First-time VR developer Kerestell Smith’s Early Access Multiplayer game Gorilla Tag has become one of the hottest things in the VR landscape. The seemingly unassuming title has amassed a player base of 675k unique players in the four and a half months since its release. The game has players take the form of an ape as they chase other players around the map with Smith’s novel take on a deceptively simple but nonetheless fun locomotion system.
Kerestell Smith himself is an enterprise software developer with Gorilla Tag being his debut in the game development space. His experience with the competitive scene of the Oculus’s Quidditichesque game Echo Arena had been an inspiration for the game’s locomotion system. In a statement to Road to VR he said, “When you’re doing something like stick locomotion or teleportation, you’re more or less giving orders to a virtual entity. It doesn’t fully feel like you’re present. Like with stick locomotion it feels a lot more like you’re kind of sliding and ice skating around. It doesn’t feel like you’re moving through an environment. When you have to walk with your hands [as in Gorilla Tag], every movement is dependent on how you’re actually moving [in the real world. You’re using your arms like you would be using your feet, so it feels a lot more like you’re actually walking around.”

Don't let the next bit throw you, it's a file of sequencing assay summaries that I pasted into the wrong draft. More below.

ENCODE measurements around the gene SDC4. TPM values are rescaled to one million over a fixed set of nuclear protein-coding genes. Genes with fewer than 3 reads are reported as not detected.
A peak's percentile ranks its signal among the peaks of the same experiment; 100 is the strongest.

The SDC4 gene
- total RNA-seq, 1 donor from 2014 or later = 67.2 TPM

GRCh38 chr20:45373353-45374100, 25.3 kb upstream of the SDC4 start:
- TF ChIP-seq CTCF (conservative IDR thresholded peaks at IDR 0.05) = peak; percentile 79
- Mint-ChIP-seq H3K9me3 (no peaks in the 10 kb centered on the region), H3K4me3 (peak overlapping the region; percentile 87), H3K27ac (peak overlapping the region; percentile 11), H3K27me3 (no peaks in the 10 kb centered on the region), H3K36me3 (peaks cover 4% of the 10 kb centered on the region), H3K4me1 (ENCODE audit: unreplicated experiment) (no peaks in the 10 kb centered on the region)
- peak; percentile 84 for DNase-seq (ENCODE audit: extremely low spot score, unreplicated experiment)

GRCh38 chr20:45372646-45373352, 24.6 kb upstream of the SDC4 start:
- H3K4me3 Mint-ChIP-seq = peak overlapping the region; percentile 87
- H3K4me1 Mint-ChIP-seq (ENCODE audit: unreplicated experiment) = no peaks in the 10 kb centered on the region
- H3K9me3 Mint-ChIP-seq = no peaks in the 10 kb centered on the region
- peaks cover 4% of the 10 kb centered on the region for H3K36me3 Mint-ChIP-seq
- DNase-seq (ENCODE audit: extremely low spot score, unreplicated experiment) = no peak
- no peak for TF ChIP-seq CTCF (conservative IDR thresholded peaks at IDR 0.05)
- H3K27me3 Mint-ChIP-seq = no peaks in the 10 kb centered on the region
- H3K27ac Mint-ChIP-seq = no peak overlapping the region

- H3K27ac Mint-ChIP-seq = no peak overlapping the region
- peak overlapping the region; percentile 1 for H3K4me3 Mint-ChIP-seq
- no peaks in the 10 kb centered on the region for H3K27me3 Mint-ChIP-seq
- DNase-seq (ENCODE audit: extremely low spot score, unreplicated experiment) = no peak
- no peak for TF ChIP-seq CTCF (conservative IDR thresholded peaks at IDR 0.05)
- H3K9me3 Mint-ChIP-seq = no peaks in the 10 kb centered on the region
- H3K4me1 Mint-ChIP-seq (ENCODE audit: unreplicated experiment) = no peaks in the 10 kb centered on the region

The game is in its most barebones shape at the moment being in an Early Access title. While the game does boast a robust locomotion system, Smith had taken a minimalist approach when it came to the character design and UI. The parts of the character that the player did not have direct involvement with were removed. “I tried to focus the design as much as possible was on making it feel as grounded as possible,” he says. “You don’t have feet controls in VR, so I took out the legs. You don’t have ring and pinky fingers in most controllers, so I took those out. I didn’t put in any floating menus or UI, everything is grounded in the world.”
Though Smith currently works on Gorilla Tag in his free time, he expects that Gorilla Tag will be leaving Early Access in February 2022 depending on community feedback and response. He has also gone to state the base game will always be free, even in the final version, with players able to purchase cosmetic packs with Early Access Supporter DLC currently available to give players a way to support further development of the game.
Gorilla Tag is currently available on Steam for PC VR headsets and for Quest on both SideQuest and App Lab. The game does have cross-platform support with the Oculus Quest.